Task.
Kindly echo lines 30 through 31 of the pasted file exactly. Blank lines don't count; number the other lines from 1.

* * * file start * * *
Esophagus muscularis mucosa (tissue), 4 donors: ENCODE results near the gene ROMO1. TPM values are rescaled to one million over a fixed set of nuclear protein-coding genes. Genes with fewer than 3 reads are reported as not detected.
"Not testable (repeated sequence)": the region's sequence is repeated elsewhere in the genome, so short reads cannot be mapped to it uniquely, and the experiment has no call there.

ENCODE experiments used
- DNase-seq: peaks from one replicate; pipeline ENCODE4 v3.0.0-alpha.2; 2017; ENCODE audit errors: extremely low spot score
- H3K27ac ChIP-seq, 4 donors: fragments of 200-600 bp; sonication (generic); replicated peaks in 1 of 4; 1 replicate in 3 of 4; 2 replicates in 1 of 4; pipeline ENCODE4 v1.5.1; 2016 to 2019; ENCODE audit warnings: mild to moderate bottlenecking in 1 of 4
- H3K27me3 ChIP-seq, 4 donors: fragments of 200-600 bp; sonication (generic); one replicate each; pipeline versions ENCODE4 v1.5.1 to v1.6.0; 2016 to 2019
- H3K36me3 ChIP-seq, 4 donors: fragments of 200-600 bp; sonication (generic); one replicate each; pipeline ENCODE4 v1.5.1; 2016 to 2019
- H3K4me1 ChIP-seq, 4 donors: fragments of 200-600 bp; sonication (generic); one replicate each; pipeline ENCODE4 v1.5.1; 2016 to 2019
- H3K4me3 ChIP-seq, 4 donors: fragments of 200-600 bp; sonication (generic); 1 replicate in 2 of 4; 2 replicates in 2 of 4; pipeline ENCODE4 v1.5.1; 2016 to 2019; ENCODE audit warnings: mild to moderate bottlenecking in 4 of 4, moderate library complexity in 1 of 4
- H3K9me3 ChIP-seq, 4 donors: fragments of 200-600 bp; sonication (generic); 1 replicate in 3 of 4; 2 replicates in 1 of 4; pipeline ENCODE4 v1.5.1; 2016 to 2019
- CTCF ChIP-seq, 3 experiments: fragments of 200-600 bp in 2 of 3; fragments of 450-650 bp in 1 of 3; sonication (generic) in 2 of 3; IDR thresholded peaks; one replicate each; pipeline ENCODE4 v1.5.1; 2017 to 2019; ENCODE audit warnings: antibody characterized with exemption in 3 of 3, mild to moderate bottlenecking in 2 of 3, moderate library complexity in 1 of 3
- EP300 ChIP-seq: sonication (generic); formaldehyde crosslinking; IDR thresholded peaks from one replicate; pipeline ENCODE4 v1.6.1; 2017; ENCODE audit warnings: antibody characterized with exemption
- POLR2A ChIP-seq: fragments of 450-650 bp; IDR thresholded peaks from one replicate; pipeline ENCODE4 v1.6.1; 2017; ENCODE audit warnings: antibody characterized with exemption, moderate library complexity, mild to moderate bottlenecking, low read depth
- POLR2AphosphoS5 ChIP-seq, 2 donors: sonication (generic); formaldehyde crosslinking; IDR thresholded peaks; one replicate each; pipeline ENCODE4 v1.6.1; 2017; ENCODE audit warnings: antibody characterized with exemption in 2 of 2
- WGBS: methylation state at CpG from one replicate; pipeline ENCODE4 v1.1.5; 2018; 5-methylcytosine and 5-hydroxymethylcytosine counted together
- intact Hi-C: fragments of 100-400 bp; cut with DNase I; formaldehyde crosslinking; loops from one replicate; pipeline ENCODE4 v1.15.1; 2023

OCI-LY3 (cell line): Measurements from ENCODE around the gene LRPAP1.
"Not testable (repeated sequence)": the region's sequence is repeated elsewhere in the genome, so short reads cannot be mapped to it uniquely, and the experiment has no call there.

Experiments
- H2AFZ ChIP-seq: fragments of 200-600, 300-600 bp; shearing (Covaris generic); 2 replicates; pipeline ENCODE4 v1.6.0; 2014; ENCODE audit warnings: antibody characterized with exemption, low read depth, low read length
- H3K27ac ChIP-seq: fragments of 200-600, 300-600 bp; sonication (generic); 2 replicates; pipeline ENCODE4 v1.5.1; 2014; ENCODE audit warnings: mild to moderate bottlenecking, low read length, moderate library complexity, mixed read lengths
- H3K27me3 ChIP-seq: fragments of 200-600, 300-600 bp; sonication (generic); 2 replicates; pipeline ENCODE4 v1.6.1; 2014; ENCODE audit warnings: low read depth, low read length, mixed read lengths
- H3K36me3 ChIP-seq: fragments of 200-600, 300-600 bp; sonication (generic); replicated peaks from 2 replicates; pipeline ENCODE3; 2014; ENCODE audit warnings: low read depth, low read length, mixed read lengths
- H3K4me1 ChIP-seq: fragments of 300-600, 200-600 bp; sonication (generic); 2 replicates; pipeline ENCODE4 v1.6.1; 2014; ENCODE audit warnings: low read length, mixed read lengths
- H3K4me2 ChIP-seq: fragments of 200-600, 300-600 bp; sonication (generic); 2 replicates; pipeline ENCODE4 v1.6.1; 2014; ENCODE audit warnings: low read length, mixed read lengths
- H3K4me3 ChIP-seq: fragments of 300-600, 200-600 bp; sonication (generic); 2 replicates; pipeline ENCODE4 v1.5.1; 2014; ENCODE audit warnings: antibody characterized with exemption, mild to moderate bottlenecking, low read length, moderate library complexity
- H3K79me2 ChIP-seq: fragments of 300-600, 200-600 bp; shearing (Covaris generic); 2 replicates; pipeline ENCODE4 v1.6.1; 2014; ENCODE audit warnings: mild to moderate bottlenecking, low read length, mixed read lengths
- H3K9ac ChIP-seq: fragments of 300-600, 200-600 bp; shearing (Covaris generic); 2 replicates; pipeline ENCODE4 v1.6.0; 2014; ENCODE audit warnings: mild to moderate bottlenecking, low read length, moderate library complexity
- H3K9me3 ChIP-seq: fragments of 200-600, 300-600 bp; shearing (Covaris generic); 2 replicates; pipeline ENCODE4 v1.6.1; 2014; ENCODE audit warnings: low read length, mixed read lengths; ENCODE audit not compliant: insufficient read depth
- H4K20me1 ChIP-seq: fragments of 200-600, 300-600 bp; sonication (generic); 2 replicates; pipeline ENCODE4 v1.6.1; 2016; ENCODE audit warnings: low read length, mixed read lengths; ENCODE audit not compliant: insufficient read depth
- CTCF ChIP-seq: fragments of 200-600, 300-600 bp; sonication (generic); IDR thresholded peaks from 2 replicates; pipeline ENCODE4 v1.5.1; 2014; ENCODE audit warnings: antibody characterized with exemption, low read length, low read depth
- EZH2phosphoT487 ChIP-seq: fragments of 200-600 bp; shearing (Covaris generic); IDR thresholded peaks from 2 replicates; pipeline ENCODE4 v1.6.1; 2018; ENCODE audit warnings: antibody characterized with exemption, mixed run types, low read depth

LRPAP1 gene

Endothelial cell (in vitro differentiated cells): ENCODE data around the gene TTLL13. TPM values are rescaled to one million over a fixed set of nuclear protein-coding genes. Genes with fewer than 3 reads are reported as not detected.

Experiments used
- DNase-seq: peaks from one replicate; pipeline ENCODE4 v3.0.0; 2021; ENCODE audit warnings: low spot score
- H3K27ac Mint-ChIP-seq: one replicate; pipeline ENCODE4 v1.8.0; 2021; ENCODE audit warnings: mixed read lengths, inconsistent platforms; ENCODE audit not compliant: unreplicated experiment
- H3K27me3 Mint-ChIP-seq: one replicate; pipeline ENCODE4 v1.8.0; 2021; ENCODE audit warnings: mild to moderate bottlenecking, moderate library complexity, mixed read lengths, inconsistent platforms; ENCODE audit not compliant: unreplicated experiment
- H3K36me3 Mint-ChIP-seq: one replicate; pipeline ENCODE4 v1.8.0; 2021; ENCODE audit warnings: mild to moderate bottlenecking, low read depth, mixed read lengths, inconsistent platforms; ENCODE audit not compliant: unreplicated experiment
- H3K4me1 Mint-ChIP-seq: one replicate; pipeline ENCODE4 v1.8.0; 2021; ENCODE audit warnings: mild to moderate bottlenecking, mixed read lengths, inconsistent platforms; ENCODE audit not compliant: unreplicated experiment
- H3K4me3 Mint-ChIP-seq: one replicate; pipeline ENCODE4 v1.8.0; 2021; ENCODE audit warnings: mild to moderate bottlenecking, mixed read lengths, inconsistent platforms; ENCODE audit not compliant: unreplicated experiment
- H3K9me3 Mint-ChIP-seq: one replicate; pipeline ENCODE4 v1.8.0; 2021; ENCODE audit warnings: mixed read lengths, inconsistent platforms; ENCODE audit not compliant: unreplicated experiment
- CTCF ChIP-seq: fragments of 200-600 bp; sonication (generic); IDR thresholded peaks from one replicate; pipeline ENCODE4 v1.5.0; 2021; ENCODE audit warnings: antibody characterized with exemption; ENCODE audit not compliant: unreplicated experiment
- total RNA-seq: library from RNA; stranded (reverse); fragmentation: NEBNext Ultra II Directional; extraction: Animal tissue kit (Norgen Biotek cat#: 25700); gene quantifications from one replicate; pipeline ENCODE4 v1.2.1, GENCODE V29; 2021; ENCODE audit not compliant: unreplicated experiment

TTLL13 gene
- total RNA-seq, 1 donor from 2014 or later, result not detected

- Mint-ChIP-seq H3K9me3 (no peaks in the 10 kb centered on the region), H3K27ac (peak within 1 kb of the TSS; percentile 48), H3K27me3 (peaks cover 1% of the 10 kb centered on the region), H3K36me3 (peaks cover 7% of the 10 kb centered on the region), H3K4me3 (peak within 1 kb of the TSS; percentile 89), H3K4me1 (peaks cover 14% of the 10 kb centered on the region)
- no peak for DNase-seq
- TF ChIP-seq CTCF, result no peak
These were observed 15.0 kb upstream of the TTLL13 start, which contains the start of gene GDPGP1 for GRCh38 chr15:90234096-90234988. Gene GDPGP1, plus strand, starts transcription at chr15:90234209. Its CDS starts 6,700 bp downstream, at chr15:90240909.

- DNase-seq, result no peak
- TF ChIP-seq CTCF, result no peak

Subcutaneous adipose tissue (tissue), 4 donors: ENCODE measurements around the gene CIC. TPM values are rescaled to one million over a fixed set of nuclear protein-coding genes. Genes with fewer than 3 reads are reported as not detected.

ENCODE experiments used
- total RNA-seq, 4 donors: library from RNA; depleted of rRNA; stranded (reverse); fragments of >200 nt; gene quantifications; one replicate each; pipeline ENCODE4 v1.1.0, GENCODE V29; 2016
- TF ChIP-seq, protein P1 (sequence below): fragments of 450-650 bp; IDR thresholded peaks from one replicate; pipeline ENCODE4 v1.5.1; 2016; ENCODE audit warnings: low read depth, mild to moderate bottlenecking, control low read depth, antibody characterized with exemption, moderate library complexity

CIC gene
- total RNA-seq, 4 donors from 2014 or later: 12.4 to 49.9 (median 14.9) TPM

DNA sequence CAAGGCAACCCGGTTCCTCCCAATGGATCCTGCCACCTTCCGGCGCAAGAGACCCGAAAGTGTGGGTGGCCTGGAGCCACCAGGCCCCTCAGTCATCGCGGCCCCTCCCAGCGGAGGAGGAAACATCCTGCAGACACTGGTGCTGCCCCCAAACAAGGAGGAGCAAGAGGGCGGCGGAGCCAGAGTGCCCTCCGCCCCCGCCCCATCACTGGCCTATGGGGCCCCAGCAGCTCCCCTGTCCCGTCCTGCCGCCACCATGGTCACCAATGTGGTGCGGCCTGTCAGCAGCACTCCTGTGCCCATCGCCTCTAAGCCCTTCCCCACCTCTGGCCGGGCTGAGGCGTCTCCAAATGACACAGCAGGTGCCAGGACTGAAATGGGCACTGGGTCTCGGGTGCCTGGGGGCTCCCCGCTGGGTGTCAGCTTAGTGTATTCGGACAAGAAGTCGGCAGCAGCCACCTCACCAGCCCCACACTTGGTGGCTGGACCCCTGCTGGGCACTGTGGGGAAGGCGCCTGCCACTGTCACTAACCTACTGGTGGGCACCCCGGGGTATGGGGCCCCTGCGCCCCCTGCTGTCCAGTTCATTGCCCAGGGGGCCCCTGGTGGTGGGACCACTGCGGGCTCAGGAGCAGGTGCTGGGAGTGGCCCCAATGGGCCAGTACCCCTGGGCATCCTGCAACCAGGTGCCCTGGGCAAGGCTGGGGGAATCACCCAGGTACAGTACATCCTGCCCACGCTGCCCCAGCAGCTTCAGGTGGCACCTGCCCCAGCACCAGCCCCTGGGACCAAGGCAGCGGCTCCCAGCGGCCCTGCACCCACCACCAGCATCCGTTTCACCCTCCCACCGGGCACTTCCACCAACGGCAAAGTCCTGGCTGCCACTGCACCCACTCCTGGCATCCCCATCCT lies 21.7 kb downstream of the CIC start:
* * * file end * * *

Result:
- H4K20me1 ChIP-seq: fragments of 200-600, 300-600 bp; sonication (generic); 2 replicates; pipeline ENCODE4 v1.6.1; 2016; ENCODE audit warnings: low read length, mixed read lengths; ENCODE audit not compliant: insufficient read depth
- CTCF ChIP-seq: fragments of 200-600, 300-600 bp; sonication (generic); IDR thresholded peaks from 2 replicates; pipeline ENCODE4 v1.5.1; 2014; ENCODE audit warnings: antibody characterized with exemption, low read length, low read depth